Omaha Beach Goodbye And Hastings Memorial

By Rosalie E. Leposky

"Goodbye, Sidney," I shouted at the English Channel from atop a windswept cliff.

Beside me stood a gun battery where German soldiers fought during the D-Day landing in June of 1944. Just offshore, high tide surged over the remains of a prefabricated Mulberry harbor that the Allies brought to Normandy.

Source: Office de Tourisme Arromanches Les Bains

Somewhere above the Channel's churning surf, that battle claimed Sidney, an uncle I never knew, an 18-year-old aviator shot down almost six decades ago. On this, my first visit to France, I seized the opportunity to pay my respects.

To my left along Omaha Beach stood a small seaside resort community, Arromanches-Les Bains (population 409). Farmers from this village have reclaimed the rich farmland around the battery. Now the countryside again resembles old photographs from before the war.

The Normans are proud of their land and eager to conserve it for agriculture, so they live by choice in small, densely built villages with narrow streets. Each village has its own weekly market day, when the village center springs to life. Many of the region’s traveling merchants visit a different community each day.

Through trade relationships with France’s former colonies and the European Community, the best of the world's fresh fish, fruit, and vegetables regularly reach these villages. Items unfamiliar to most Americans include a long, thin type of red sugar beet, exotic lettuces, Spanish blood oranges, and many species of fish from European waters. Everyone I met at market seemed tolerant of my feeble French; we communicated with smiles and pointed fingers.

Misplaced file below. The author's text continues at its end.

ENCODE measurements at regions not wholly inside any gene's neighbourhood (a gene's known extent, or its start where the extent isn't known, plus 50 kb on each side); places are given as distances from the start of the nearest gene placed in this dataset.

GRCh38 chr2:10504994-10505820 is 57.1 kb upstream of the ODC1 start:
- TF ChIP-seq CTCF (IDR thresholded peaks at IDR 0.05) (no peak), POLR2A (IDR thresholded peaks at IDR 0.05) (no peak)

A Different War

Throughout this corner of Normandy, World War II memorials abound. Some blend harmoniously into their 10th- and 11th-century surroundings; others reprise the garish commercialism that sullies some of United States’ Civil War battlefields.

This region also contains a memorial to a very different war, the Battle of Hastings in A.D. 1066. The Bayeux Tapestry, celebrating William the Conquerer’s victory at Hastings, resides in the Bayeux Tapestry Center Guillaume le Conquérant, about 18 miles from Arromanches-Les Bains in the Gallo-Roman town of Bayeux (population 14,704).

The Bayeux Tapestry

 

30-31 Harold receives the orb and sceptre at his coronation.

 

48  The Normans advance in battle array

 

38-39 The Duke's ship lands at Pevensey.

Source: Bayeux Tapestry Centre Guillauime le Conquérant, Bayeux

 

 

No one is absolutely sure who embroidered the Bayeux Tapestry. Some say it was the household ladies of William’s queen, Mathilda; others attribute it to priests or to embroiderers in Winchester, England. However it came about, this immense work of art -- 230 feet long and 20 inches wide -- offers an exquisitely detailed view of 11th century life.

Rosalie E. Leposky is managing partner of Ampersand Communications, a news-features syndicate based in Miami, Florida.

For More Information

Office de Tourisme Arromanches Les Bains - http://www.arromanches.com

Bayeux Tapestry: La Tapisserie de Bayeux, Center Guillaume Le Conquérant - http://www.unicaen.fr/collectivite/musee/region/Listbaytapis.sh

Bayeux:, Normandie - http://www.normandieweb.org/14/bayeux/bayeux/index.html

Maison de la France - http://www.francetourism.com

© Ampersand Communications


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